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The Everyday Prayer

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Icon of the Holy Face
Church of Sant'Egidio, Rome

Reading of the Word of God

Alleluia, alleluia, alleluia

You are a chosen race,
a royal priesthood, a holy nation,
a people acquired by God
to proclaim his marvellous works.

Alleluia, alleluia, alleluia

2 Chronicles 29, 1-36

Hezekiah was twenty-five years old when he came to the throne and he reigned for twenty-nine years in Jerusalem. His mother's name was Abijah daughter of Zechariah.

He did what Yahweh regards as right, just as his ancestor David had done.

In the first month of the first year of his reign, he opened the doors of the Temple of Yahweh, having repaired them.

He then brought in the priests and the Levites, assembled them in the eastern square,

and said to them, 'Listen to me, Levites! First sanctify yourselves, then sanctify the Temple of Yahweh, God of your ancestors, and remove the filth from the sanctuary.

Our ancestors were unfaithful, and did what is displeasing to Yahweh our God. They abandoned him, turned their faces away from Yahweh's home and turned their backs on him.

They even closed the doors of the portico, put out the lamps and stopped burning incense and making burnt offerings in the sanctuary of the God of Israel.

This was why Yahweh's anger fell on Judah and Jerusalem and he made them an object of terror, astonishment and derision, as you can see for yourselves.

Yes, our ancestors were put to the sword, and our sons, our daughters and our wives were taken captive because of this.

I am now determined to make a covenant with Yahweh, God of Israel, so that his fierce anger may turn away from us.

Now, my sons, do not be remiss, for Yahweh has chosen you to stand in his presence and serve him by conducting his worship and offering him incense.'

The Levites set about it -- Mahath son of Amasai and Joel son of Azariah, from the Kohathites; Kish son of Abdi and Azariah son of Jehallel, from the Merarites; Joah son of Zimmah and Eden son of Joah, from the Gershonites;

Shimri and Jeuel, of the sons of Elizaphan; Zechariah and Mattaniah of the sons of Asaph;

Jehiel and Shimei of the sons of Heman; Shemaiah and Uzziel of the sons of Jeduthun-

and gathered their brothers together; they sanctified themselves, and in obedience to the king's order, in accordance with the words of Yahweh, they came to purify the Temple of Yahweh.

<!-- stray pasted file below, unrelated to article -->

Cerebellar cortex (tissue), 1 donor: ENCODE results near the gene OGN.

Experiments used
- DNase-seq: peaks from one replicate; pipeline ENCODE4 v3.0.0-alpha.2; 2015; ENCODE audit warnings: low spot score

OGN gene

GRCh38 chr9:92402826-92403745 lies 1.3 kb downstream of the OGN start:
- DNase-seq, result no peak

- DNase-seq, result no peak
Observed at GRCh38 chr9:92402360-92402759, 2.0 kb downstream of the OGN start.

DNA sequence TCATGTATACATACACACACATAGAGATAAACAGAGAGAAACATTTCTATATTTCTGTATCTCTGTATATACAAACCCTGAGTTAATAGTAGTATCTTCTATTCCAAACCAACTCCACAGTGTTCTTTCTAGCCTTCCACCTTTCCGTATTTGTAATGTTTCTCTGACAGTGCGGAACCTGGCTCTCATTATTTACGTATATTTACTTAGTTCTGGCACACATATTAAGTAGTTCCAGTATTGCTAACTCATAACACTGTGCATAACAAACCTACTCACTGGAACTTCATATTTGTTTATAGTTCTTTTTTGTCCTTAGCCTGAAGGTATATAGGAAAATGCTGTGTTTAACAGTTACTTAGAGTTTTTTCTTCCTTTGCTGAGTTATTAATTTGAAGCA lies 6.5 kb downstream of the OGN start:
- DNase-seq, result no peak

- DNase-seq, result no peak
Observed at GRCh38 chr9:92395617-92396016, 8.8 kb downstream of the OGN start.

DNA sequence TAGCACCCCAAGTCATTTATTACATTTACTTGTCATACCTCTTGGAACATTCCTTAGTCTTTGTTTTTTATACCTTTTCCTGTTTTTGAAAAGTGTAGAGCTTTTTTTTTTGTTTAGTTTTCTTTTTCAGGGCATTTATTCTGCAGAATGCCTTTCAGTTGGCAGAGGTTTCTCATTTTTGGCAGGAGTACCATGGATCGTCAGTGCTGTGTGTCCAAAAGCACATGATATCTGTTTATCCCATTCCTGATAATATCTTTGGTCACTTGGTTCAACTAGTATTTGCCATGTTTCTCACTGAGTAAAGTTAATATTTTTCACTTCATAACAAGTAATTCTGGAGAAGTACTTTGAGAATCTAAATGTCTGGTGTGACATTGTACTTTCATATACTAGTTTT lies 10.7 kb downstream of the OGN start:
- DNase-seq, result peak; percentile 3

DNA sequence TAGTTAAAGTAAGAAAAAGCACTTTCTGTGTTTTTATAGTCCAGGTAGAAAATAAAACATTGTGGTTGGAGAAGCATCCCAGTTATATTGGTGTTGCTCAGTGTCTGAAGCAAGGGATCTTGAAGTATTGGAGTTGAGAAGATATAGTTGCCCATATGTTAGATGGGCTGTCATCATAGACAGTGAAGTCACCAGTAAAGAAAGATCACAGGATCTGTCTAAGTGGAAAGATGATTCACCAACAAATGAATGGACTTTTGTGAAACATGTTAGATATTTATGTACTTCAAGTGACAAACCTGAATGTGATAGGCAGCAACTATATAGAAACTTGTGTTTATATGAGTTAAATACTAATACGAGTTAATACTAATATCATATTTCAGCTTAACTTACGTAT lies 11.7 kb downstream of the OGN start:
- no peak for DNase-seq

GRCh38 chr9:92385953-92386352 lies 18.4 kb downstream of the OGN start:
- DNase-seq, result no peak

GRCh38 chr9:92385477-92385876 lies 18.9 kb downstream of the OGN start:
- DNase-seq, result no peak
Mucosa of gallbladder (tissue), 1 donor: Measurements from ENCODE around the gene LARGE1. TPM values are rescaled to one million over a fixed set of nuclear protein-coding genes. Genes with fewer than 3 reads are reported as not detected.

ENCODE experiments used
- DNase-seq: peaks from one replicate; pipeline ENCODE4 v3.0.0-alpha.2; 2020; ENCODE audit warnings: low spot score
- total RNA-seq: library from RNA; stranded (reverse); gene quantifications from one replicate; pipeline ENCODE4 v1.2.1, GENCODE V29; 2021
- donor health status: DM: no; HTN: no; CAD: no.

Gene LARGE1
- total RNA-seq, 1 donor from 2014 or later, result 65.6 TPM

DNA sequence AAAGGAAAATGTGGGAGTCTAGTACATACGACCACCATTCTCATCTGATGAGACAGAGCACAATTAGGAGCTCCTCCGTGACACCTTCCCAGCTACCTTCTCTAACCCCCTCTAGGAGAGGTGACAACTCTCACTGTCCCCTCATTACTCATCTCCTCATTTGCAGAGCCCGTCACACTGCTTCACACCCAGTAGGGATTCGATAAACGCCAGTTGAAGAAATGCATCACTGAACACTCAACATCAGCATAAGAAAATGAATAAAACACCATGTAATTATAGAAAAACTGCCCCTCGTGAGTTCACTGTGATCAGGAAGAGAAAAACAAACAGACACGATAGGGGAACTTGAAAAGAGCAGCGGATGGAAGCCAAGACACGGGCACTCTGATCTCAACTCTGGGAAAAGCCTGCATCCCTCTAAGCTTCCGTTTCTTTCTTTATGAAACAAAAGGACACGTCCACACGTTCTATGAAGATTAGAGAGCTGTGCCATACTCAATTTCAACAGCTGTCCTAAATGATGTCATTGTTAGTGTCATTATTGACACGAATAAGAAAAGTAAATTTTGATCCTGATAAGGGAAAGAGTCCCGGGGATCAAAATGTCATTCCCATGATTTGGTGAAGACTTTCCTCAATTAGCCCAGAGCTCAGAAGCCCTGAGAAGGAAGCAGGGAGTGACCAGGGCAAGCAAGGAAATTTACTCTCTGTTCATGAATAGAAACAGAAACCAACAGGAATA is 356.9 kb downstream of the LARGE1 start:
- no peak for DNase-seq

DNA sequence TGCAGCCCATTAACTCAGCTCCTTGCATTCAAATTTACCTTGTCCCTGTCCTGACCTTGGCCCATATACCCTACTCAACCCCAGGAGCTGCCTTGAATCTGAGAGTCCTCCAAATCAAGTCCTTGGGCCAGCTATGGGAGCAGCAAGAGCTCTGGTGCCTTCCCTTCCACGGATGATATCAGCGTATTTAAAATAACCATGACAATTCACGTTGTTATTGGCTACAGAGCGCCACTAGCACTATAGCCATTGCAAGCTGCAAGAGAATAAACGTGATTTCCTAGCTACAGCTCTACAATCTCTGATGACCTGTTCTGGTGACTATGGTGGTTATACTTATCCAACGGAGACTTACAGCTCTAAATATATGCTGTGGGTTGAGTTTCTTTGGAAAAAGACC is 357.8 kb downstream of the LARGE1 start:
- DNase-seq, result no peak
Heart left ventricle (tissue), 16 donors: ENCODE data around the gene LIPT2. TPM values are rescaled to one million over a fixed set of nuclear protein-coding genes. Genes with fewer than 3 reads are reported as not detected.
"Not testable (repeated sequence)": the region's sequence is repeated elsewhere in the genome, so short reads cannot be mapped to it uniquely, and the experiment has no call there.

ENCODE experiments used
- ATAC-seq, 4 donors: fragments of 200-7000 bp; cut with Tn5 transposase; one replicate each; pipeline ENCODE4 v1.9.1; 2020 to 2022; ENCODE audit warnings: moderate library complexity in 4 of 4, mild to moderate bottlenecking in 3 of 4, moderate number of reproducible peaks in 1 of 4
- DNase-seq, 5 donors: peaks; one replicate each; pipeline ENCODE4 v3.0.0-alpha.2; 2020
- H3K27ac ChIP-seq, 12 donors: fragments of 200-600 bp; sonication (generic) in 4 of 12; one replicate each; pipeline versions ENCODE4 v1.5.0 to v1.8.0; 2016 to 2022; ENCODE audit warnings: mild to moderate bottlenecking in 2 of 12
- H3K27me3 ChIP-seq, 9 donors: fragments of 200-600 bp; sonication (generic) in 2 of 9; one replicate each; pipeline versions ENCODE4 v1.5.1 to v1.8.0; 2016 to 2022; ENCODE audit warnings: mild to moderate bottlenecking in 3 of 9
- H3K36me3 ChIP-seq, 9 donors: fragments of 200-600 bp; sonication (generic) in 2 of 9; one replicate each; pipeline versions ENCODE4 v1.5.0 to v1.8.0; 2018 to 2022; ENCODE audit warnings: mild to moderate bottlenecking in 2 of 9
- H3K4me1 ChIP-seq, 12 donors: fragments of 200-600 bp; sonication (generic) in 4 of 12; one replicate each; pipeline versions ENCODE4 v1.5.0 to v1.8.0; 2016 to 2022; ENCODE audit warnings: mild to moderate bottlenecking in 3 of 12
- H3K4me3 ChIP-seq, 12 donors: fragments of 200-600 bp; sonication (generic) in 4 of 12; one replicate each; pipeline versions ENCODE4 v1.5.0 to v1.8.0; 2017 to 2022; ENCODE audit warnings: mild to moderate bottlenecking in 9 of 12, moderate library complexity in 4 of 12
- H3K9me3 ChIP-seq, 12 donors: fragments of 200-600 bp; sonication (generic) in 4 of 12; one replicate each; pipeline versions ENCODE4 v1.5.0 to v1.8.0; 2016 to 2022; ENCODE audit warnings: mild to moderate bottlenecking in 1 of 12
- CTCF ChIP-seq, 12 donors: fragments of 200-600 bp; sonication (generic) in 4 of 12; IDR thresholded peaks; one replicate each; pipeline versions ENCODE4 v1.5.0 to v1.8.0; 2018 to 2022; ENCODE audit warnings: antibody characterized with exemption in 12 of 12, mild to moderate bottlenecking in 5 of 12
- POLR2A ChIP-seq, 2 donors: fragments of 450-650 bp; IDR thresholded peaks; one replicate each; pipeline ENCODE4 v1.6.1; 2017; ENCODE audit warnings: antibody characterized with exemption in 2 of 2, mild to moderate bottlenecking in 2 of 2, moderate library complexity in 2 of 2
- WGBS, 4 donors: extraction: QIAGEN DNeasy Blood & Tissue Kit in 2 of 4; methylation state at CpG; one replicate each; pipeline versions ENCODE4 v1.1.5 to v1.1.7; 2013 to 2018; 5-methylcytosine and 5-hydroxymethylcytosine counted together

The priests went into the inner part of the Temple of Yahweh to purify it. They brought all the unclean things which they found in Yahweh's sanctuary, out into the court of the Temple of Yahweh, where the Levites collected them and took them out to the Kidron Valley.

They began sanctifying on the first day of the first month, and by the eighth day of the month had reached Yahweh's portico; thus they took eight days to sanctify the Temple of Yahweh, and by the sixteenth day of the first month everything was finished.

They then waited on King Hezekiah and said, 'We have purified the whole Temple of Yahweh, the altar of burnt offering with all its equipment and the table for the loaves of permanent offering with all their equipment.

We have also got ready and sanctified all the equipment which King Ahaz in his infidelity had removed during his reign. It is all ready in front of Yahweh's altar.'

King Hezekiah lost no time but called the officials of the city together and went up to the Temple of Yahweh.

They brought seven bulls, seven rams, seven lambs and seven goats as a sin sacrifice for the royal house, for the sanctuary and for Judah, and he ordered the Aaronite priests to offer them on Yahweh's altar.

So they slaughtered the bulls and the priests took the blood and sprinkled it over the altar. They then slaughtered the rams and sprinkled the blood over the altar; and they slaughtered the lambs and sprinkled the blood over the altar.

Then they brought the goats, the sacrifice for sin, before the king and the assembly who laid their hands on them.

The priests slaughtered them and made a sacrifice for sin with their blood at the altar to expiate for all Israel, since the king had ordered the burnt offering and the sacrifice for sin on behalf of all Israel.

He positioned the Levites in the Temple of Yahweh with cymbals, lyres and harps, in accordance with the ordinance of David, of Gad the king's seer and of Nathan the prophet, for such was Yahweh's order conveyed through his prophets.

When the Levites stood with David's musical instruments, and the priests with the trumpets,

Hezekiah ordered the burnt offering to be presented on the altar. And as the burnt offering began, the hymns of Yahweh began too, and the trumpets sounded, to the accompaniment of the instruments of David king of Israel,

while the whole congregation worshipped, the singers singing and the trumpeters sounding the trumpets, continuously until the burnt offering was over.